CETA and Culture

The EU and Canada signed the Comprehensive Economic and Trade Agreement (CETA) on 30th of October of 2016. It will only enter into force permanently after ratification by 38 national and regional parliaments. Within this context, we review the implications of CETA for culture.

CETA goes beyond traditional approaches to trade liberalization. It broadens the scope to cover non-tariff barriers to trade, such as standards, procedures and regulations. It also includes areas such as public procurement and intellectual property.

Canada and the EU are both signatories of the UNESCO Convention of Protection and Promotion of the Diversity of Cultural Expressions, which had Canada and France as main promoters[1]. This is explicitly recognised in the preamble of the Agreement. More concretely, it states the signatories’ right to preserve, develop and implement their cultural policies, and to support their cultural industries for the purpose of strengthening the diversity of cultural expressions and preserving their cultural identity (including the use of regulatory measures and financial support)’. Accordingly, future legal interpretations of CETA should be done in light of the spirit of the UNESCO declaration. The World Trade Organisation (WTO) jurisprudence shows that consideration is given to preambles. However, they are non-binding and hence, the preamble is not a substitute for a full exclusion of culture.

Culture is treated in CETA asymmetrically. Canada has a full exception for cultural industries[2], while the EU limits its exemption to audiovisual services. This asymmetry is the result of tensions between those privileging a general exception for culture, mainly French and Canadian actors, and the EU’s preference for a targeted approach. Ultimately, the later prevailed. A “negative list” approach includes all sectors except those explicitly mentioned. CETA grants exceptions in five different chapters; subsidies, investment, cross border trade in services, domestic regulation and government procurement (for a detailed analysis see table below).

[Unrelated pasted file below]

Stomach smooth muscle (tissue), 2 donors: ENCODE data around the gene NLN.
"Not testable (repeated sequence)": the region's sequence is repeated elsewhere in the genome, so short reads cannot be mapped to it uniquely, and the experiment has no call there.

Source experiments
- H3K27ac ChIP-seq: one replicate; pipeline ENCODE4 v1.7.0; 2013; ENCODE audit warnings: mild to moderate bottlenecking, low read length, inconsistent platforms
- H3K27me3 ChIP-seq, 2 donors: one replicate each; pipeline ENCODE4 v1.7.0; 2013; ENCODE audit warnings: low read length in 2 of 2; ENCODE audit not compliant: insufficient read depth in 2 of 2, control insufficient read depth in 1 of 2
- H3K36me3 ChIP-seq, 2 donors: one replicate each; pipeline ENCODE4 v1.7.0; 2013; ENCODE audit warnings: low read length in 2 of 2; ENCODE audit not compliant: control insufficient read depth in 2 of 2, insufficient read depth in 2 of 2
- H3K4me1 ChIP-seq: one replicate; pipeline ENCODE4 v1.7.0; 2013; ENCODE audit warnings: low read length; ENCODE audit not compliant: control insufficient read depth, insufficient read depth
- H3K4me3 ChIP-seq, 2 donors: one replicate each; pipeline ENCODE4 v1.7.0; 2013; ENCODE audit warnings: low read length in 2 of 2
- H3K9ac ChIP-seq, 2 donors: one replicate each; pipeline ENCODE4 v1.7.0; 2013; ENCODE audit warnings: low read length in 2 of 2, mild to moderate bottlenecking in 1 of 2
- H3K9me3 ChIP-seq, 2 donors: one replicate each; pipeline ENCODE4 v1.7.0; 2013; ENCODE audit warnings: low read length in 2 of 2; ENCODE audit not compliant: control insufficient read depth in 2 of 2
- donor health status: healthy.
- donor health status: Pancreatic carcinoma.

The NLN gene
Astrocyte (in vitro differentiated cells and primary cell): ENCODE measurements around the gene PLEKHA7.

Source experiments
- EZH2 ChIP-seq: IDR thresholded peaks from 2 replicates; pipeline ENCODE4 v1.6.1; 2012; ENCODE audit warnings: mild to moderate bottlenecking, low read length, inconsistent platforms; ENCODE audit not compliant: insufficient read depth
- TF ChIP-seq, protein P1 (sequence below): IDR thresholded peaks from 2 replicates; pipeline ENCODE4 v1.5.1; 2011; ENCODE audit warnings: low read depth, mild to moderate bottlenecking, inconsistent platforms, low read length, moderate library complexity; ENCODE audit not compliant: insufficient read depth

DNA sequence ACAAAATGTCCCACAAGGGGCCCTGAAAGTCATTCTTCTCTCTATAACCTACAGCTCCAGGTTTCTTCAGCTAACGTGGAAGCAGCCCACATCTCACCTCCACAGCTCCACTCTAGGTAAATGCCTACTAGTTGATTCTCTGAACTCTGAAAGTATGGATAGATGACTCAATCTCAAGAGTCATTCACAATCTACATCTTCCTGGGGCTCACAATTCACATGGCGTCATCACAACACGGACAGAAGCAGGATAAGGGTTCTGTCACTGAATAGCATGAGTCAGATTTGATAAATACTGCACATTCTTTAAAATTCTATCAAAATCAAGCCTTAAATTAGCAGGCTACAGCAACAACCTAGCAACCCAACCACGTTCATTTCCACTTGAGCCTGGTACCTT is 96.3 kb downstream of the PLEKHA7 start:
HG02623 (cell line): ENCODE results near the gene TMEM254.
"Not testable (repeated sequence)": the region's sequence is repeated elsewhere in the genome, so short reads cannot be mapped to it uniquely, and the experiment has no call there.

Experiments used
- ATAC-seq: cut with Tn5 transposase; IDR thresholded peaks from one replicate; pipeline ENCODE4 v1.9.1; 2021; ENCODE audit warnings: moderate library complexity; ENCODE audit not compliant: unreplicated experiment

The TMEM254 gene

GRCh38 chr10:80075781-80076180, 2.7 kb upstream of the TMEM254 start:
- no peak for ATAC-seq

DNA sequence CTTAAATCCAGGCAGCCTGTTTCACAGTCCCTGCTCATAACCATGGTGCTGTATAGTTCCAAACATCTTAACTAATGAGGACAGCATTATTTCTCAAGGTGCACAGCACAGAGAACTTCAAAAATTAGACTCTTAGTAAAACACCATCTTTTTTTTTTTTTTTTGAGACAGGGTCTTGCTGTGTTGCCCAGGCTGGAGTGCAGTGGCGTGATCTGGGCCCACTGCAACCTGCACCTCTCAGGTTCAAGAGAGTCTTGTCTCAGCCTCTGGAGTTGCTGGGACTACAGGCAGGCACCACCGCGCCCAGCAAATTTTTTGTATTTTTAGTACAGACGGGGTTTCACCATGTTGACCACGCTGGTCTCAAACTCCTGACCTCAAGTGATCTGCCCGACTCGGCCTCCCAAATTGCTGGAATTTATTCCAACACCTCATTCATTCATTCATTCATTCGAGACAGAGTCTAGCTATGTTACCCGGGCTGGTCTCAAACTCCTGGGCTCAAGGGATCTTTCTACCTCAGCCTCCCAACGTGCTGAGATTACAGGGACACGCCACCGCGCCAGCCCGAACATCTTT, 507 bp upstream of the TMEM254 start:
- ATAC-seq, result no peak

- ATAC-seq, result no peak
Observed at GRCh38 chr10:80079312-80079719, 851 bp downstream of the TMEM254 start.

The Chapter on intellectual property has been considerably weakened during negotiations. Earlier drafts included stronger copyright rules, extensions and penalties at the proposal of the EU. The final text is aligned with international treaties, such as the Berne Convention and the WIPO Copyright Treaty.

The most contentious aspect of CETA is the Investor-state dispute settlement (ISDS). It would allow foreign corporations to circumvent national courts and seek compensation if their investments are affected by governmental action. In October 2017, the Belgian region of Wallonia refused to grant its consent to the Belgian government to sign the deal. Wallonia negotiated an intra-Belgium Statement, in addition to the Joint Interpretive Instrument (the JPI is agreed with Canada), paving the way to the signing of CETA. These documents clarify aspects of concern such as the ISDS. However, the clarifications are regarded as insufficient by Civil Society Organisations. Along with the intra-Belgium Statement, 38 additional non-binding statements have been put forward by EU member states and institutions. This hints to the difficult path ahead for the ratification of CETA.

CETA graph

 

[1] Gagné, G. (2015). The World Trade Organization and Preferential Trade Agreements: The Case of Cultural Goods and Services. In Global Governance Facing Structural Changes (pp. 79-90). Palgrave Macmillan US.
[2] Cultural industries are defined in Chapter 1, Article 1.1 and broadly cover the publishing industry, the audio-visual industry and the musical industry.

Image for: CETA and Culture